Let’s be clear. No matter how many books you put in a school library, you cannot turn a child transgender, nor vice versa. Some children are transgender, and some are not. The evidence is incontrovertible on this matter. In fact, all professional psychological organisations, the Royal College of General Practitioners and the NHS condemn conversion therapy as dangerous and ineffective. No matter how hard you try you are not going to turn a transgender child cis (non-trans) nor a cisgender child trans. On the other hand, having a book in a school library acknowledging the existence of transgender people; or the NHS having more information on transgender people will save children’s lives.

“But we’ve seen an increase in the number of transgender people” you can hear the bigoted or genuinely confused wail. Consider by comparison that left handedness used to be seen as something to be corrected and children were made to use their right hands. In 1900 there was about 2% prevalence for left handedness in the UK. It’s now at 12.5%. That’s not because more people have become naturally left handed. Nor is it because being left handed has become cool. It’s because we’ve stopped beating children in school and forcing them to write with their right hand. Eventually, people started letting children decide for themselves which hands to use. There wasn’t really a rise in left-handedness so much as there was a rise in left-handed acceptance. An identical thing has happened with an increase in the number of lesbian, gay and bisexual people. They weren’t converted. We just stopped stigmatising and oppressing them. It is likely that the same will continue to happen with transgender people too.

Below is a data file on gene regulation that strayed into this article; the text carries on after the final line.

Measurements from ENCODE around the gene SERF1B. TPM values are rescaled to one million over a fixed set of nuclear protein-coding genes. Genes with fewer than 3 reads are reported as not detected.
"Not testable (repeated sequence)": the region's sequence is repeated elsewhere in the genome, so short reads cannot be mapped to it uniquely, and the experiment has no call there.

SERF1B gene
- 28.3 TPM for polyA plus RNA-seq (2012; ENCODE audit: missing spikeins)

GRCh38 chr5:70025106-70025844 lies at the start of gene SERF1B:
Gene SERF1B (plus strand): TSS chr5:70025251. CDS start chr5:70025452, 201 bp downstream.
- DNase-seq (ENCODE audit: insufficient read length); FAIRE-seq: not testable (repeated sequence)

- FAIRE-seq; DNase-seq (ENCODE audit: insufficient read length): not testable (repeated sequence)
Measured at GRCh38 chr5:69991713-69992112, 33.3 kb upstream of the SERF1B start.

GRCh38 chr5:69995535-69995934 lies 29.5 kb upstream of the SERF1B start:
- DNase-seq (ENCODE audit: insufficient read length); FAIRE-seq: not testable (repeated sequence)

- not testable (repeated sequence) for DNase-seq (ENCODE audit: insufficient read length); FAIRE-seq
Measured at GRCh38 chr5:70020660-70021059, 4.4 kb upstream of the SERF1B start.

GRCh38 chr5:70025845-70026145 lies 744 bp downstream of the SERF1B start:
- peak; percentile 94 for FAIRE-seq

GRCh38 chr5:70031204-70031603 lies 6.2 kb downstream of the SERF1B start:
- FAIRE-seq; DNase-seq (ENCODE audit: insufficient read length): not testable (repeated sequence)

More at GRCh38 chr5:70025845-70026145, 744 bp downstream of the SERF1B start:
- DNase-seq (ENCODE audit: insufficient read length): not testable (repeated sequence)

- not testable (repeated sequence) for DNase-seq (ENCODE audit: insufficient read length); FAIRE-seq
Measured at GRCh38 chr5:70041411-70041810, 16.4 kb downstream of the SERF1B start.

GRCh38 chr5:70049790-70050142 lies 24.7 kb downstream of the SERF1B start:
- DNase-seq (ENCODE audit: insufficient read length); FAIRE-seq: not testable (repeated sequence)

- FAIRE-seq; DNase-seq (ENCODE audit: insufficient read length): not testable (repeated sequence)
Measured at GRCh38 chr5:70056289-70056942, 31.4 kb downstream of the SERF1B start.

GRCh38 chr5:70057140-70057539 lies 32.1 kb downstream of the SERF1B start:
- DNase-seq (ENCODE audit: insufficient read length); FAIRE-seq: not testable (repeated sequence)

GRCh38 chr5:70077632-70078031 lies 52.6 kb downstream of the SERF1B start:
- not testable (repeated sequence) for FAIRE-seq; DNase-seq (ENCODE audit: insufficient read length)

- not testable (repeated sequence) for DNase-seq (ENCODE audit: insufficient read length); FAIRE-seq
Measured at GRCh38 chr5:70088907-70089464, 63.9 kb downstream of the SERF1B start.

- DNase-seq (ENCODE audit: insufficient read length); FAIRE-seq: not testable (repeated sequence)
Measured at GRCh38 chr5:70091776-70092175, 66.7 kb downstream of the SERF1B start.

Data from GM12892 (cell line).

Transgender women are women

Let’s address the idea here that a transgender woman is not a woman. The argument tends to come in two forms. The first seemingly confused criticism is that transgender people’s existence is somehow anti-scientific. Transgender zealots are destroying truth itself, the The Mail proclaimed, but they’re not alone in their confusion. On the face of it, it’s difficult to understand what exactly is being claimed here, but at its core lies the belief that transgender people are mentally ill and deluded about reality. The argument can be summed up like this “He holds the delusion that he is a woman. He’s not a woman. He’s a man. It’s a scientific fact”. Just in case you’re at all tempted by this line of thinking I’ll briefly explain what it means to be transgender.

A transgender woman is (almost always) born with XY chromosomes and male genitals. Is this the scientific reality that transgender people are imagined to be deluded about? It’s true that this is a scientific fact, but it’s not something anyone is trying to deny.  To suggest trans women are delusional is to imagine that trans women think they are actually cisgender. The science that matters is ironically often ignored by those making this argument. As a scientific field in it’s infancy it’s difficult to say with any degree of certainty exactly what causes a person to be transgender, just as it’s difficult to say exactly what causes a person to be gay. However the Endocrine Society, representing the global medical consensus recently published guidelines stating